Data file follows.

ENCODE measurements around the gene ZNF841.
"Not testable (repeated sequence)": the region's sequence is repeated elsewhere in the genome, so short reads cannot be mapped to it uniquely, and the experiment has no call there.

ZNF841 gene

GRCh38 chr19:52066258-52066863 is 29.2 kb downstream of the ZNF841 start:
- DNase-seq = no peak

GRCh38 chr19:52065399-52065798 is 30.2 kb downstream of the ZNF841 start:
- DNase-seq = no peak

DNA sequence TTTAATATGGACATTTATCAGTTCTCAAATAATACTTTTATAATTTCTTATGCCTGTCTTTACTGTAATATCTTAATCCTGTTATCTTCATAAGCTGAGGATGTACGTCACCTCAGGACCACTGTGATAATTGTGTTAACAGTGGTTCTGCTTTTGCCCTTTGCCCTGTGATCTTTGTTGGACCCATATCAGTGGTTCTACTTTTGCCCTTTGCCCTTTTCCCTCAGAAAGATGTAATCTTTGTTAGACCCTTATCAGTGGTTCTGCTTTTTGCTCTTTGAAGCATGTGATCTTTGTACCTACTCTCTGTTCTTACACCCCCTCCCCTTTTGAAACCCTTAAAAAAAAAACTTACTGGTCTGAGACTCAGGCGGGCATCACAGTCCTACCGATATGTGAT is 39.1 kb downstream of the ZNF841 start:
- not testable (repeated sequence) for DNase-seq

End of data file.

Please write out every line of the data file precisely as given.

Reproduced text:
ENCODE measurements around the gene ZNF841.
"Not testable (repeated sequence)": the region's sequence is repeated elsewhere in the genome, so short reads cannot be mapped to it uniquely, and the experiment has no call there.

ZNF841 gene

GRCh38 chr19:52066258-52066863 is 29.2 kb downstream of the ZNF841 start:
- DNase-seq = no peak

GRCh38 chr19:52065399-52065798 is 30.2 kb downstream of the ZNF841 start:
- DNase-seq = no peak

DNA sequence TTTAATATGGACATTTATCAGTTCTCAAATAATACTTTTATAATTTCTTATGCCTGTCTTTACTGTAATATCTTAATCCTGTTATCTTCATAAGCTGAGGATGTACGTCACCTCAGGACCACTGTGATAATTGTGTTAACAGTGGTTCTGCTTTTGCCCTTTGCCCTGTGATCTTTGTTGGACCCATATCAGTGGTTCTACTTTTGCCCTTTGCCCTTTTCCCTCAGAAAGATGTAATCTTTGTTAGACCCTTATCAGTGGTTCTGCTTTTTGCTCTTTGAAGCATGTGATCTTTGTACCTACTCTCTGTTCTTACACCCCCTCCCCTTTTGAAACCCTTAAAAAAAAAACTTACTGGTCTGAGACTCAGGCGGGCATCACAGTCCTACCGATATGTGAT is 39.1 kb downstream of the ZNF841 start:
- not testable (repeated sequence) for DNase-seq